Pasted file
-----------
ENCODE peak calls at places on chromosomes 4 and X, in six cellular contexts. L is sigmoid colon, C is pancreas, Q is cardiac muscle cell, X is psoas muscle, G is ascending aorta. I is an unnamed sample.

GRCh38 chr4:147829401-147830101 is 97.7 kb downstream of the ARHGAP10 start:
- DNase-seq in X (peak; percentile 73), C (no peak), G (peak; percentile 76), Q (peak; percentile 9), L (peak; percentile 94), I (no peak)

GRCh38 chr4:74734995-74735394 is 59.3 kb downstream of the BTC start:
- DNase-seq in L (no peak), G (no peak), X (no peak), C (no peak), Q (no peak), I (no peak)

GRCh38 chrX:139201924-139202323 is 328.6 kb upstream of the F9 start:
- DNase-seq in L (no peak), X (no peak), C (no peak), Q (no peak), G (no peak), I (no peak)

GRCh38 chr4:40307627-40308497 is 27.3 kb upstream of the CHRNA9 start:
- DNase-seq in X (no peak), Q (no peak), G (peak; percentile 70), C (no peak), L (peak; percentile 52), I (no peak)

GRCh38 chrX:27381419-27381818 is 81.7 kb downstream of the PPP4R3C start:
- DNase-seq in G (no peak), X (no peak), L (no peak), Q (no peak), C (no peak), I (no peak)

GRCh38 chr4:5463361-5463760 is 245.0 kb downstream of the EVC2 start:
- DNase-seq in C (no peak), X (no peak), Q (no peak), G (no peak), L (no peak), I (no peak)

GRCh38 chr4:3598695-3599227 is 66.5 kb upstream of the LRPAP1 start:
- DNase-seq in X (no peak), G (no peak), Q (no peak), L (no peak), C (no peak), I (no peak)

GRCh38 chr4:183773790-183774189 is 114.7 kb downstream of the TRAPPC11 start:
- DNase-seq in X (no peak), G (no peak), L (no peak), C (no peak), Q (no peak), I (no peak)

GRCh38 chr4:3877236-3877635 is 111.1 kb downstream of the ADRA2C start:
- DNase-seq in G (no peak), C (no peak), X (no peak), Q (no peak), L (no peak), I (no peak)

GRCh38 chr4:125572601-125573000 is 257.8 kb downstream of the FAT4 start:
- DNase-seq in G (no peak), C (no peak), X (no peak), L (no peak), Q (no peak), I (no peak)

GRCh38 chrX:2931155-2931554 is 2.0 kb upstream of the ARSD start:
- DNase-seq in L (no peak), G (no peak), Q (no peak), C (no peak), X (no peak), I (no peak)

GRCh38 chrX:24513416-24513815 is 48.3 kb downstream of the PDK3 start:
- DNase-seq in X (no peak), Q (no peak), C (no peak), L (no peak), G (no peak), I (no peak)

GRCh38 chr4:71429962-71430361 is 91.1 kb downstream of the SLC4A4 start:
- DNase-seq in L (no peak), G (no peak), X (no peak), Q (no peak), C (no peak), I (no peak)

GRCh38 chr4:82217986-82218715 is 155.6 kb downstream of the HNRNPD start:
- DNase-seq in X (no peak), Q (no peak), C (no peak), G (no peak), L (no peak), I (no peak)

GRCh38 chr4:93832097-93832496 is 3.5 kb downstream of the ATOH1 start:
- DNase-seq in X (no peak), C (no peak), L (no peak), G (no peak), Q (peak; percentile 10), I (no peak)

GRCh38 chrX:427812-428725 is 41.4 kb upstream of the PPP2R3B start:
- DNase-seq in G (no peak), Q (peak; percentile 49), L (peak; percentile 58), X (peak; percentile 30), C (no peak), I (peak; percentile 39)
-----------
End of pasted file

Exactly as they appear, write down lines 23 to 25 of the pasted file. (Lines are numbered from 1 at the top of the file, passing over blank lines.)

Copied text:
- DNase-seq in L (no peak), G (no peak), Q (no peak), C (no peak), X (no peak), I (no peak)

GRCh38 chrX:24513416-24513815 is 48.3 kb downstream of the PDK3 start:
- DNase-seq in X (no peak), Q (no peak), C (no peak), L (no peak), G (no peak), I (no peak)